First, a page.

University of Minnesota: Students partner with industry to ‘bring the outdoors in’

Innovation starts with new challenges and fresh perspectives, a concept well known to both the University of Minnesota College of Design’s Product Design program and Andersen Corporation. This notion formed the basis of a recent collaboration when product design seniors worked directly with Andersen Windows and Doors to develop solutions for “bringing the outdoors in.”

The idea arose from the trend of merging indoor and outdoor spaces as well as COVID-era concerns about getting enough fresh air inside buildings, says Ben Goebel of Andersen’s Research Development and Innovation team.

But catching a breeze isn’t always as easy as just opening a window. Students were asked to consider one of four key concerns—security, allergies, accessibility, or noise—and were tasked with designing a fully functional window technology prototype that addresses the chosen concern for tenants living in apartments, assisted living, or dorm-type buildings. The student with the best all-around product would win a $1,000 prize.

“The design process begins with user and market research,” says Assistant Professor Carlye Lauff. “Students had to look up materials, determine what products already exist, and interview their target audiences to narrow the scope of their projects and generate ideas.”

Students then presented five initial concepts and three mockups to the Andersen team, using feedback to further refine their designs into one completely functional prototype.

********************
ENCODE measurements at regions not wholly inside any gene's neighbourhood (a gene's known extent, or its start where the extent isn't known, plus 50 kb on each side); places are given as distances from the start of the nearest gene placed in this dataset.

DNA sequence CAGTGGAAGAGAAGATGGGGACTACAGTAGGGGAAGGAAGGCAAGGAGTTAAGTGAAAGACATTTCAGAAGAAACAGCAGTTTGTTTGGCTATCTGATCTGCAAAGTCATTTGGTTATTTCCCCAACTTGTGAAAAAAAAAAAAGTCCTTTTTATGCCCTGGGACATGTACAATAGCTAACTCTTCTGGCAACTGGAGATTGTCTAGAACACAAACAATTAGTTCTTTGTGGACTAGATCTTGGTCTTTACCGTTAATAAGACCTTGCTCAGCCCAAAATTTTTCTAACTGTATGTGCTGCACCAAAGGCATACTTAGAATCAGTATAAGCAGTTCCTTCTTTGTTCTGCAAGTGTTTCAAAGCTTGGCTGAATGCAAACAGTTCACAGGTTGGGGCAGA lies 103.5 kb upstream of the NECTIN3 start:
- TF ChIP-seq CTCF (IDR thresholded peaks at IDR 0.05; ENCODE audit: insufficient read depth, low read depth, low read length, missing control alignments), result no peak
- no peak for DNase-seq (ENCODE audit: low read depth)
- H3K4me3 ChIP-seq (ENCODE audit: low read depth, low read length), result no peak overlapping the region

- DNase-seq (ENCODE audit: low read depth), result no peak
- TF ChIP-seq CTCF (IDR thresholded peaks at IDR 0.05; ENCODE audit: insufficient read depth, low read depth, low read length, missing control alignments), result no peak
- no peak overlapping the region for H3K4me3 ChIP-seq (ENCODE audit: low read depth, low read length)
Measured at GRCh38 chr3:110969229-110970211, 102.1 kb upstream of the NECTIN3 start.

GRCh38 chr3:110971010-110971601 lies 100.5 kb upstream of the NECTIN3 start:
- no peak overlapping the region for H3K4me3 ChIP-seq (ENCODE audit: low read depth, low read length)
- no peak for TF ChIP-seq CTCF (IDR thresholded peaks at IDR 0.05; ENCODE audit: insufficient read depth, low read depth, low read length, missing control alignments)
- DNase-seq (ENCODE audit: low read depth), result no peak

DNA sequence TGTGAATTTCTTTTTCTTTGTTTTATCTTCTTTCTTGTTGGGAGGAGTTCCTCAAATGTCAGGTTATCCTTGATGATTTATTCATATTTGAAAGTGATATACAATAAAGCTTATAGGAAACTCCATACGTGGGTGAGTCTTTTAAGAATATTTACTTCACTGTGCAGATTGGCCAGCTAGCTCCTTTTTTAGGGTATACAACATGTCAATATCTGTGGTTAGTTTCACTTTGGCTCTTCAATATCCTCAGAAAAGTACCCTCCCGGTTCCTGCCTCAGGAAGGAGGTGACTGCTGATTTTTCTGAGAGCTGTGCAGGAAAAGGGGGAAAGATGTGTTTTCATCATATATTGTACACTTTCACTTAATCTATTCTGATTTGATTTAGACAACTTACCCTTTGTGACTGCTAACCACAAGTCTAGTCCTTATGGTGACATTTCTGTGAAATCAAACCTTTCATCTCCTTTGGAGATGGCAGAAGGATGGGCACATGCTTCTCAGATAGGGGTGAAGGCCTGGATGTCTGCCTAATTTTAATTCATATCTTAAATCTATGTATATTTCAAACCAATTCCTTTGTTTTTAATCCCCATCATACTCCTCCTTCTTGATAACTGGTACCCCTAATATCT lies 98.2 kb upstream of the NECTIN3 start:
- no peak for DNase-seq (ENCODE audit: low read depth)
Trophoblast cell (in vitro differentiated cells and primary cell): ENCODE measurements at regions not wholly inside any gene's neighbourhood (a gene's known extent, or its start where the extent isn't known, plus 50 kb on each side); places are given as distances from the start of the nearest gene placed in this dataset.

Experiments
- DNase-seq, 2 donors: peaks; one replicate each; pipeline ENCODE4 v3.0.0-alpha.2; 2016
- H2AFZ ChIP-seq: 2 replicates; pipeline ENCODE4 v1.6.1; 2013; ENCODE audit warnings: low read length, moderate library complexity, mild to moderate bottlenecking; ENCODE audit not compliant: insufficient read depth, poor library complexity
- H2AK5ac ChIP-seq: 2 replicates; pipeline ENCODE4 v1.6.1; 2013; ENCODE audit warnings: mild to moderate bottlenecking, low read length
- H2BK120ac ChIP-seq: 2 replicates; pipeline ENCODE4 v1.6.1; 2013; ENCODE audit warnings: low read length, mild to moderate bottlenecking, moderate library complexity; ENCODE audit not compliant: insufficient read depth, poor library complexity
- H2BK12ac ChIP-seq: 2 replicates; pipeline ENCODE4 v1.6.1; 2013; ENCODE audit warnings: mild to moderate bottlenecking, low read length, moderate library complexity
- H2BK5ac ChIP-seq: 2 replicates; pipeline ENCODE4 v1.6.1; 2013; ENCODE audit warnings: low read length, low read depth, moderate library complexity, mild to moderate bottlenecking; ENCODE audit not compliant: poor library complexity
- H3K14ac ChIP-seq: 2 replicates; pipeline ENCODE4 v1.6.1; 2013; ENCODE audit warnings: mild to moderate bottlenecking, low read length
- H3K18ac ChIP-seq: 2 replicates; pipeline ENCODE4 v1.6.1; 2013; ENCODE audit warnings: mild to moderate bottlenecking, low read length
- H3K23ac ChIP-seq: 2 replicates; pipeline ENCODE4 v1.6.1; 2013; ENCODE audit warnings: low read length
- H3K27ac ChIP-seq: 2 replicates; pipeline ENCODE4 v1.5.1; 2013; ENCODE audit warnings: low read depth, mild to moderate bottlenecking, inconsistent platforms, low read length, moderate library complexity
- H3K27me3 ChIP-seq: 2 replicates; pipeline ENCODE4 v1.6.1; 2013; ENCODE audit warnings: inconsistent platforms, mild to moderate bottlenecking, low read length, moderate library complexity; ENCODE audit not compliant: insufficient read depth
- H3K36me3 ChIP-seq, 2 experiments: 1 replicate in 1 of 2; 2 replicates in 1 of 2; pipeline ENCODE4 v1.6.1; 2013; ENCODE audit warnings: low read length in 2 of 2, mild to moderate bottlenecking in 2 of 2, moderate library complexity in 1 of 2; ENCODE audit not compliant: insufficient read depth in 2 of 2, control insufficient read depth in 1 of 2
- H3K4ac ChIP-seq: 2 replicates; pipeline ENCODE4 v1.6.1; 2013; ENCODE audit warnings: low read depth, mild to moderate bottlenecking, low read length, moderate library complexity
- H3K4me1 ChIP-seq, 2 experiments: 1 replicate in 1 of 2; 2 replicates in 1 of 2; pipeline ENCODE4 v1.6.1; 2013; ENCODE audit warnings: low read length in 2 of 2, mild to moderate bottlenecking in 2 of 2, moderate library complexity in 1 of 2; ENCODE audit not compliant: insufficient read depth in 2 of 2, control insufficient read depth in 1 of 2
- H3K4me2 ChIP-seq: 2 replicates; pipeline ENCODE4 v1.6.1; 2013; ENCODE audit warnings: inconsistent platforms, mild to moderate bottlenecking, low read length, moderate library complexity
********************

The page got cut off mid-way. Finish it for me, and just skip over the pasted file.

Rachel Davel (Product Design ’21), the winner of the $1,000 prize, focused her project on improving air quality and long-term health for families living in dense urban environments. Her initial research revealed that people have been affixing air filters to box fans and propping them in their windows to provide air influx without pollution. Building off this idea, Davel designed a minimalist, adjustable window fan with two-way filters to more effectively purify the air.

Davel expressed the value of putting her product design skills to the test with a real client.

“Learning how to step outside my comfort zone and get familiar with a topic I don’t have experience in is very important, since most work as a product designer is prompted by clients,” says Davel.

To Andersen’s Research Development and Innovation team, the students’ inexperience is an opportunity for new perspectives. “These students are not window and door industry experts, and so have a very different view of possibilities for our product and for our customers. Our team gets a lot of energy and new ideas from [them], as well as a closer look at future interns or full-time hires,” says Goebel.

Not only did the partnership give students a real-world challenge, it offered them mentoring and guidance from experienced engineers and gave new graduates a foot in the door to the larger industry.

The industry connections and project experience also felt timely to students in another way.

“We [have] all been dealing with the pandemic for over a year. Designing around increasing airflow and how that can positively influence an individual’s health felt very relevant. It was a reminder that as designers we have a responsibility to use our skills to help others,” says Davel.